Say you were out at a summery corporate function, doing the schmoozy thing, and quite without warning - right beside the veggie dip - you found yourself talking to the Big Cheese.
You start to chitchat. You keep it light. He asks about your kids. And you tell him their ages, what you might do as a family in July. Brevity is the watchword. He nods, says how very nice. You ask about his family too. And so it goes back and forth for a minute or two, a playful volley of personal information.
Now admit it. The exchange makes you feel pretty good. Not just when you're conducting it, but afterwards. Actually, it makes you feel a little euphoric. You go home feeling a little more optimistic about your career, about the better cubicle you might score, about your future earnings and the likelihood of your glorious ascendancy in the corporation. You walk a little taller. This is networking! you think. This is going to lead somewhere! I have a connection with the boss!
Networking, we're told, is the elixir of success. It's what everyone must do to get ahead. "It's about who you know" goes the adage. Which explains why many parents send their children to expensive private school. They're thinking not just of their education, but about the connections that might serve them in their adult years. And in the era of social networking, "we're made to think that networks are even more important," comments Nicole Haggerty, associate professor in information systems at the Richard Ivey School of Business at the University of Western Ontario.
But is networking all it's cracked up to be? It works in many instances, sure. Some people get appointments not entirely on merit - welcome to the world. There is such a thing as an Old Boys network - and increasingly an Old Girls network. It helps to know what's going on in your industry - information you can only get by talking to others, and that in turn can lead to opportunities. Also, the ease of social networking gives you access to novel information. "What your friends know is generally what you know," says Ms. Haggerty. "The connection to passing acquaintances [on social networks]can create greater complexity in your understanding" of issues related to work and life, she adds.
But could it be that the urge to go about connecting to others, through glad-handing or schmoozing or Facebooking, is simply a refection of insecurity? And could it be that whatever security you do get from it is false?
You have 1,000 contacts on your Linked In profile, and you feel like you're a mover and shaker. Hey, even that Important Banker Guy accepted your invitation to link with you! You have 800 friends on your Facebook account, and you feel that you're part of a golden community. They pay attention to your status updates, to how you're feeling that day, hour, minute! Gosh, even a leading politician will listen to you, should you invite him to. Hundreds are following you on Twitter.
Sure, it satisfies the ego, but is it meaningful?
"The biggest question is how many [contacts]are too many?" says Ms. Haggerty. "I think there's a bit of trophy-hunting going on out there. The perception is that the more I have, the better off I am. But they're only valuable if you make use of them, and we have only a limited amount of time to devote to the management of 'friendships,' " she points out.
Frankly, I sometimes feel a bit of "friend" ennui. What is one to do to satisfy all those virtual friends, those followers? It can be a burdensome responsibility to be connected to them. After all, if they're interested enough to want to be your "friend," then you somehow feel obligated to keep them interested in you, to post something of value, to share a good tweet. And would they really help in a crisis?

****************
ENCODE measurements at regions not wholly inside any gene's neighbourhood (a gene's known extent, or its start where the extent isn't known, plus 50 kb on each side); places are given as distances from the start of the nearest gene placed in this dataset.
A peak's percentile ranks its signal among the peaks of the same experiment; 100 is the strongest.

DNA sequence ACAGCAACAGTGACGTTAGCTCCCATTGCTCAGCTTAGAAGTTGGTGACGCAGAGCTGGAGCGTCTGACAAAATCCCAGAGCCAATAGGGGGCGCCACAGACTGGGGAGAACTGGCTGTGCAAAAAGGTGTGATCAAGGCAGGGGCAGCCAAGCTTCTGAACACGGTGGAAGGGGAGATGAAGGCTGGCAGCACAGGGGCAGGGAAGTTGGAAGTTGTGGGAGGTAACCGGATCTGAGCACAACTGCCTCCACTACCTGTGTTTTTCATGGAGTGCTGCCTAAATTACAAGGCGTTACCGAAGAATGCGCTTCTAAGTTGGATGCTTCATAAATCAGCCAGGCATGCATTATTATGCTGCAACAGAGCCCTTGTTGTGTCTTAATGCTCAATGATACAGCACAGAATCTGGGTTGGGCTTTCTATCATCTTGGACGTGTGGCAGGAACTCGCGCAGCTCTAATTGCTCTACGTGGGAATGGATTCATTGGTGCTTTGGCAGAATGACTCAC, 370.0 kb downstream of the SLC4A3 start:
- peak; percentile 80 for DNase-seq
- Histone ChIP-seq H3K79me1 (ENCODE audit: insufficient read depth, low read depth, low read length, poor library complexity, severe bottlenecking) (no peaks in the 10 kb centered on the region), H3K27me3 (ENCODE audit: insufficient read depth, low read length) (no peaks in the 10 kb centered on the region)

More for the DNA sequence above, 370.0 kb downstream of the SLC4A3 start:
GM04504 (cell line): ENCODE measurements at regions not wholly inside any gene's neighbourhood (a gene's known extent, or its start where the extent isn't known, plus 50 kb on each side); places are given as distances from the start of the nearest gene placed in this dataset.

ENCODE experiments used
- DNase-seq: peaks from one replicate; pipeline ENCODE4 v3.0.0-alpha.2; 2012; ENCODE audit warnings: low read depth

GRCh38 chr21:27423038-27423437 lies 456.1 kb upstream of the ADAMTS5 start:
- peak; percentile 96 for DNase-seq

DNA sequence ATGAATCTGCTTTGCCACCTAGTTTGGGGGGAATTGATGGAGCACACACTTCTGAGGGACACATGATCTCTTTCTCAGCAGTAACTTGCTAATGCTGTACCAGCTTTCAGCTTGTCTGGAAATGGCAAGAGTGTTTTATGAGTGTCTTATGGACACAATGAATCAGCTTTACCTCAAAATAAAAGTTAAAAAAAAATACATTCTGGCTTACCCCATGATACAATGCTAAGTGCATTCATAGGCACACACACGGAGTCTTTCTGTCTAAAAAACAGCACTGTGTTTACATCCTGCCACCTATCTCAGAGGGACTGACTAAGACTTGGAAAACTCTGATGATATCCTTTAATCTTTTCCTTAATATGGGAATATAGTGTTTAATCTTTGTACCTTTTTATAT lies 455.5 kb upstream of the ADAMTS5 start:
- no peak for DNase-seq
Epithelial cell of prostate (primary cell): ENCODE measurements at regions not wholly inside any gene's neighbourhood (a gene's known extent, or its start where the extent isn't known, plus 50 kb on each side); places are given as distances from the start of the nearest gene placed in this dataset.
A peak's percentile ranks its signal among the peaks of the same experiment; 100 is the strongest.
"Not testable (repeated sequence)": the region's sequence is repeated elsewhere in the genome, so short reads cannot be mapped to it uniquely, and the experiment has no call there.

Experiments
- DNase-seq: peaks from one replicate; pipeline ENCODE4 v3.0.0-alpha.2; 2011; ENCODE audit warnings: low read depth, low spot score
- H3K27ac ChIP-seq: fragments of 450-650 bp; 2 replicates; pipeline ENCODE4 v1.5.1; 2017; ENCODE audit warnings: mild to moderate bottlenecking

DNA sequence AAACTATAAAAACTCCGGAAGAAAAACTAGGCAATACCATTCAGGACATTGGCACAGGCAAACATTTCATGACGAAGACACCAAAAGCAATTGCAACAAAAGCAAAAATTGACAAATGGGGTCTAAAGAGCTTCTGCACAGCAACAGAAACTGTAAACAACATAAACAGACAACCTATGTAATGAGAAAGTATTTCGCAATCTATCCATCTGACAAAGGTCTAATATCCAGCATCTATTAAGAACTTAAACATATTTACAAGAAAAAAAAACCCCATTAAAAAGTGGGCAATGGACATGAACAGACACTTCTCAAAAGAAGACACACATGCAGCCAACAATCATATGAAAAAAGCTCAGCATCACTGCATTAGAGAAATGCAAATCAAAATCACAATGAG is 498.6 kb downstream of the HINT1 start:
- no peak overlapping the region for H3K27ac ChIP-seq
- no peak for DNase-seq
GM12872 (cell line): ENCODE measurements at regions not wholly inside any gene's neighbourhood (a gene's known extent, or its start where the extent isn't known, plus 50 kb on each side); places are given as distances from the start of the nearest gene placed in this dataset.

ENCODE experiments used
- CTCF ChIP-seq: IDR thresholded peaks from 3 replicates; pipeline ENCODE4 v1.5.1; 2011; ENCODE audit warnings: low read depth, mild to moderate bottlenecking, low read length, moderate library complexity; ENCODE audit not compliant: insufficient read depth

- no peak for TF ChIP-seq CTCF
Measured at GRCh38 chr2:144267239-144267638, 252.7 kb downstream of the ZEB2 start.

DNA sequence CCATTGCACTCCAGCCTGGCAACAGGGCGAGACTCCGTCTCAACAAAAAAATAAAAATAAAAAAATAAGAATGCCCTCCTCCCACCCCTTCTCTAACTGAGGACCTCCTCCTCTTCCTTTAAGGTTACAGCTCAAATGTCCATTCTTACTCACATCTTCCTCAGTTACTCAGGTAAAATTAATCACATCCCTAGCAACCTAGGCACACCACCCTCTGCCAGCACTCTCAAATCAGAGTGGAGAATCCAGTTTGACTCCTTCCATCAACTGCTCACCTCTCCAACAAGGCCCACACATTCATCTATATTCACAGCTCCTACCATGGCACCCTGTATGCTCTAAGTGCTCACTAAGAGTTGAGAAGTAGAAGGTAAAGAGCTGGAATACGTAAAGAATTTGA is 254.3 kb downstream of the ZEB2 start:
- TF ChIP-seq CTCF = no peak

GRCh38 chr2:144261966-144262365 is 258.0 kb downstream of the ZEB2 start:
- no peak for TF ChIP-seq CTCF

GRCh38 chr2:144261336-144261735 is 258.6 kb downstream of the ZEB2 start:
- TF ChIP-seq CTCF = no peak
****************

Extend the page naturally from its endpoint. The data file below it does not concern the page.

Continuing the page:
Let's be honest about the schmoozy face-to-face thing too. It can feel downright transactional. You're being a sycophant, there in your nice suit by the veggie dip. You're interested in your boss only in so far as the acquaintanceship has a possible benefit for you.
Sorry to be your reality check, but here's the upshot about the euphoria you feel after the conversation: It's nice but it fades.
I once had a long dinner with Lily Tomlin in Hollywood when we were supposed to have a short interview of only 20 minutes. We met at the Dresden, a fabled Hollywood spot, and soon we were sitting at a table in the restaurant portion, ordering martinis. After three hours and a delicious dinner, she decided to drive me back to my hotel in her white Rolls Royce. I sat in the passenger seat, and she leaned over to buckle up my seatbelt because I couldn't figure out how to do it up. She then chatted to me about her plans to visit her mother that weekend in Palm Springs.
Who wouldn't be thrilled? Suddenly, you're in the inner circle. On their level. Like a friend. And I'd be lying if I didn't admit that I have felt special after such an encounter.
But it's not what it seems. A month or so later, I e-mailed her - she gave me her personal address - to ask her about something for a related project. No response. Perhaps she had forgotten our dinner. Maybe I was just a distraction that night. She was being nice, and I was being polite in return, because I was attempting to draw her out for the profile I had to write. We are not friends.
I prefer my real ones. It's a small handful of people. I see them often. I talk to them. I tell them what really matters. They're the ones who know me. They hear the good and the bad and the worry and the happiness. Some have even helped with job opportunities for my children and given me tips on career-related issues. They're the meaningful network of my life, ready to point out a step ahead when I need one and willing to catch me should I fall.